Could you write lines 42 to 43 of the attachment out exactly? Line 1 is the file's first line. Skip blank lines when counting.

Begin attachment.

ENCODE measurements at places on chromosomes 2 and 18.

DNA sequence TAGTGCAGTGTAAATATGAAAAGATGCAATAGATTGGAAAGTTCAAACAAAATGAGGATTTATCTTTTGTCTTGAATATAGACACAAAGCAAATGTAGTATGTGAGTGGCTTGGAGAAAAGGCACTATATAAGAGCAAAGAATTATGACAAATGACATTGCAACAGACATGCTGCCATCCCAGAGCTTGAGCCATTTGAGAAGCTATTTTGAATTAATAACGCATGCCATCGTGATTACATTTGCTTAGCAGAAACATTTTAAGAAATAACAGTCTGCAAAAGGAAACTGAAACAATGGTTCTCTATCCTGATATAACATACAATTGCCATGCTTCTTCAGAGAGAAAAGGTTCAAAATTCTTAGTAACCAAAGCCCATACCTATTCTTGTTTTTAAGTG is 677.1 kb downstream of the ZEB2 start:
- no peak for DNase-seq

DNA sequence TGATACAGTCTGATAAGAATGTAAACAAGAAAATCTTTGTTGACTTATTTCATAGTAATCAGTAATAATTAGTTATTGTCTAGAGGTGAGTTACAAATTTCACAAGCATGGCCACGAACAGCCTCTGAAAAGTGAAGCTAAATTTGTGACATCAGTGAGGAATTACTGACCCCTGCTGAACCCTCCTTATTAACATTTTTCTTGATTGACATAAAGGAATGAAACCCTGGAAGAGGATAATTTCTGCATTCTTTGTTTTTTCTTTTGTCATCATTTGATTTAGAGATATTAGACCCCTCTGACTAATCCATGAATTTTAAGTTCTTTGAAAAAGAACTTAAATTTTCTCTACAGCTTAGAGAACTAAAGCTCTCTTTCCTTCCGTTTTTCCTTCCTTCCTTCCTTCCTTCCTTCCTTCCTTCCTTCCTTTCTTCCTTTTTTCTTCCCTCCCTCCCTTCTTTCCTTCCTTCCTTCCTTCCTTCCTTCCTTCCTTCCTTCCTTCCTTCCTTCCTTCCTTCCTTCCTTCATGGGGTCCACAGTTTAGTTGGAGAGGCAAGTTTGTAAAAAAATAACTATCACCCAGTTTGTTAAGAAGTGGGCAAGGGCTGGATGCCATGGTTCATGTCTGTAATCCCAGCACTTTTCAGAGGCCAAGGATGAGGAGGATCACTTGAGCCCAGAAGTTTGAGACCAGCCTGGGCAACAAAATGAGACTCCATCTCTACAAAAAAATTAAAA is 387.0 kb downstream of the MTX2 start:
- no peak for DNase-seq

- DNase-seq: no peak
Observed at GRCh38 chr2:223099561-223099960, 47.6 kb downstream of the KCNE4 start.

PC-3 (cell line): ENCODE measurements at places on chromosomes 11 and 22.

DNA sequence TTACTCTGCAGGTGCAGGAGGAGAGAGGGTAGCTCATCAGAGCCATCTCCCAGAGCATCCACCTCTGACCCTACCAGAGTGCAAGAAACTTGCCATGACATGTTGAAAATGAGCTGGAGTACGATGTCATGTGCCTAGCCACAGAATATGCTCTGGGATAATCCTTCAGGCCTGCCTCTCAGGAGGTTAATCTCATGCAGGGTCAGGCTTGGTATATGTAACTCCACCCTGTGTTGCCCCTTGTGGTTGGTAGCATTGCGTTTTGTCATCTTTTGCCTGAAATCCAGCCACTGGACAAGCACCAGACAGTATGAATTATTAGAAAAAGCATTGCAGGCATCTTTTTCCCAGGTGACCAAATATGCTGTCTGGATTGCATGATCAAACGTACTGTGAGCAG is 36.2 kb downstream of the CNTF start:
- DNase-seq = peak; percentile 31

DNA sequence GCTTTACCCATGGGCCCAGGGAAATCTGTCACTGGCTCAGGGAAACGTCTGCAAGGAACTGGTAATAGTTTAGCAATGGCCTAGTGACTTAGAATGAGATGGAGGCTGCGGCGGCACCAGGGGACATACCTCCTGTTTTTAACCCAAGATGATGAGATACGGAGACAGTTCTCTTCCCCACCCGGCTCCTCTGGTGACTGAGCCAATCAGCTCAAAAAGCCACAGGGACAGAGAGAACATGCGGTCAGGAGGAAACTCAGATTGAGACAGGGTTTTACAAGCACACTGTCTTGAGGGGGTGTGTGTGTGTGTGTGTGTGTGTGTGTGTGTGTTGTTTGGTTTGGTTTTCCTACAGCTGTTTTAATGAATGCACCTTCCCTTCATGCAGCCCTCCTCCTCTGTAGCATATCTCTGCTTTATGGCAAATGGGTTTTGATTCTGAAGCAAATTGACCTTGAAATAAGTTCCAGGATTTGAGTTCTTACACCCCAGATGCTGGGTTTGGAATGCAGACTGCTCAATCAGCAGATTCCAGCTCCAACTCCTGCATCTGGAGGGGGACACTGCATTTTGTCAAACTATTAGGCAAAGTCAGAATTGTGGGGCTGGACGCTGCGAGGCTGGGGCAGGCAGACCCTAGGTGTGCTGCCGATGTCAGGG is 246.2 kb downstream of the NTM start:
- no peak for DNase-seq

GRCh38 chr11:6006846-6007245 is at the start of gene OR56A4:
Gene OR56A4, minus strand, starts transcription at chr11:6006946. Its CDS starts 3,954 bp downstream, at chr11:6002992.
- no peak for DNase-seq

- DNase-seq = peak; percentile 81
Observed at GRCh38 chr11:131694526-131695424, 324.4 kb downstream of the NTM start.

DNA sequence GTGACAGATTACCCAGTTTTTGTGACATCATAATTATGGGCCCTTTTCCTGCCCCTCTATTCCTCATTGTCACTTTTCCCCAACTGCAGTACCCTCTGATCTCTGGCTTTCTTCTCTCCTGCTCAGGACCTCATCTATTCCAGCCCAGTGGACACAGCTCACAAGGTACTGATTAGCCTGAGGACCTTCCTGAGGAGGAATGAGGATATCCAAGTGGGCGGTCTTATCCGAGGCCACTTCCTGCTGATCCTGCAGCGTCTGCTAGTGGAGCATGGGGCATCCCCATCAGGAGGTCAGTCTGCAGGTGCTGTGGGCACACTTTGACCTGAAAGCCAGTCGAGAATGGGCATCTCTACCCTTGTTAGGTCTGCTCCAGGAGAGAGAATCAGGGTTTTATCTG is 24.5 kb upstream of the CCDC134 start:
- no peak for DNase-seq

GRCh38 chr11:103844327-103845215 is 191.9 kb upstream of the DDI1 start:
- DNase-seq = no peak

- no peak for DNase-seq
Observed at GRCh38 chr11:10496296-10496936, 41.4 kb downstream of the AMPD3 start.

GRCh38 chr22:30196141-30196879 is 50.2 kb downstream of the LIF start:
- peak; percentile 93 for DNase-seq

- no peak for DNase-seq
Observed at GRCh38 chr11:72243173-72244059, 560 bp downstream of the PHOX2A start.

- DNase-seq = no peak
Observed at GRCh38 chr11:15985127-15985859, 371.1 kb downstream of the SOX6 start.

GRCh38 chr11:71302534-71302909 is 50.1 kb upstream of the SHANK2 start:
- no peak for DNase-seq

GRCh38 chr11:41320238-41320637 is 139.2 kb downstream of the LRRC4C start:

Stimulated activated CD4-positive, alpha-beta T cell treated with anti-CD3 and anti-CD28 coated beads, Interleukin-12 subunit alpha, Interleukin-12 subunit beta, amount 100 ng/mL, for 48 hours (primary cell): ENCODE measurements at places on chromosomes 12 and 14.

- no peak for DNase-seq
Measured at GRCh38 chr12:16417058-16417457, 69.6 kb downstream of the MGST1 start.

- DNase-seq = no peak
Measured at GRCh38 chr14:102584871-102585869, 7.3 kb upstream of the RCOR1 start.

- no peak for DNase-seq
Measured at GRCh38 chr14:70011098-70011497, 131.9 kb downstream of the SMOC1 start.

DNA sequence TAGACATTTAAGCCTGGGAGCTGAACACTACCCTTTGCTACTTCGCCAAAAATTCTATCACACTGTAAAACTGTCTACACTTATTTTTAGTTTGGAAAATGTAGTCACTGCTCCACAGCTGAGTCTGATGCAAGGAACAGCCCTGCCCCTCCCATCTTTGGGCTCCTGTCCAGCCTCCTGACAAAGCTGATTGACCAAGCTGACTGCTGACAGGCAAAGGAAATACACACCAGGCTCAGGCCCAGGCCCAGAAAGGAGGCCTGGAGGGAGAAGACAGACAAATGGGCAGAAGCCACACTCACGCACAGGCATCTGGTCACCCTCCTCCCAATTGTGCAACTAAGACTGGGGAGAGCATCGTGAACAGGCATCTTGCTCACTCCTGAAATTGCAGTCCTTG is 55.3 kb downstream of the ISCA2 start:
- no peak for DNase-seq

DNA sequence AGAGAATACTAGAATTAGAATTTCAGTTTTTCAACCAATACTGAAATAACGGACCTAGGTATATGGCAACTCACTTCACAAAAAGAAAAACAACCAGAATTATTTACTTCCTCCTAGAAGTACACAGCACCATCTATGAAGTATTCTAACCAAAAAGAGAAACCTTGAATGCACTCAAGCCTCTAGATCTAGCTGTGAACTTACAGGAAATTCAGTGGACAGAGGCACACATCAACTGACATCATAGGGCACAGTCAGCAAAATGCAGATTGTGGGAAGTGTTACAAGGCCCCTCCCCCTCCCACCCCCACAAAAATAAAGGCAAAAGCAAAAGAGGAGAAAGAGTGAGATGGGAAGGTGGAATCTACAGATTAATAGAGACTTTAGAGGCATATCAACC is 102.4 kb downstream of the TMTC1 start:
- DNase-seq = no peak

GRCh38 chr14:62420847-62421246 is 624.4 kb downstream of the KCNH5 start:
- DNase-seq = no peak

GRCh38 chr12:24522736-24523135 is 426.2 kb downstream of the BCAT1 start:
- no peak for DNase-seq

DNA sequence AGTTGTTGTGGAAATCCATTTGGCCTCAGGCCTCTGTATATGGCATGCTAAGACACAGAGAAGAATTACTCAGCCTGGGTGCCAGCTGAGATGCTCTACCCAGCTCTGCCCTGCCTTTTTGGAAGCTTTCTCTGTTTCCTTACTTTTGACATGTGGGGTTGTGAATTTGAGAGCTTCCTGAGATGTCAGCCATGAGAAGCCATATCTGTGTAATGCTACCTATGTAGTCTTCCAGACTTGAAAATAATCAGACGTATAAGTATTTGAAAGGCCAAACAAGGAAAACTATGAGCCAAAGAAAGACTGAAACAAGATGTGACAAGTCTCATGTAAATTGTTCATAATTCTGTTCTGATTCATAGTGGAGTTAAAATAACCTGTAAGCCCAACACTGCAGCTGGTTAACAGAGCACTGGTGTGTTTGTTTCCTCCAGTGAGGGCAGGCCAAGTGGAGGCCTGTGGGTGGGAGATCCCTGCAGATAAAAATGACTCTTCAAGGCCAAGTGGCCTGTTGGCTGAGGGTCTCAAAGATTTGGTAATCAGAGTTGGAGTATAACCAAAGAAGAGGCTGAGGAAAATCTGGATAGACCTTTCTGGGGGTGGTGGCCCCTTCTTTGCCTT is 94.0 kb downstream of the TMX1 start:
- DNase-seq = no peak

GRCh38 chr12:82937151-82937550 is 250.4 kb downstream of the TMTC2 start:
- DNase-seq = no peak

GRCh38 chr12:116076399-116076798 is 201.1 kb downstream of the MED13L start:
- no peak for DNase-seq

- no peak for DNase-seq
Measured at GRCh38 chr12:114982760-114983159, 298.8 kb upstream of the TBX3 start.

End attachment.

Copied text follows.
DNA sequence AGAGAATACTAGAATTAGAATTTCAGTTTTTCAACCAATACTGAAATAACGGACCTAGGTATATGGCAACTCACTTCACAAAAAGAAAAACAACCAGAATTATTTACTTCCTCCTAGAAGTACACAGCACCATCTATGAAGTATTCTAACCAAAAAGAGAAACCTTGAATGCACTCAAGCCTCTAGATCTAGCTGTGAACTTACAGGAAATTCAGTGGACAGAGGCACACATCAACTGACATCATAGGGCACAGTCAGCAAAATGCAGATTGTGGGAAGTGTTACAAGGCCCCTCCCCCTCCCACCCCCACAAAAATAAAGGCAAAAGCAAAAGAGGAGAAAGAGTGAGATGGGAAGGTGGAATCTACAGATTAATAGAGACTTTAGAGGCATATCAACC is 102.4 kb downstream of the TMTC1 start:
- DNase-seq = no peak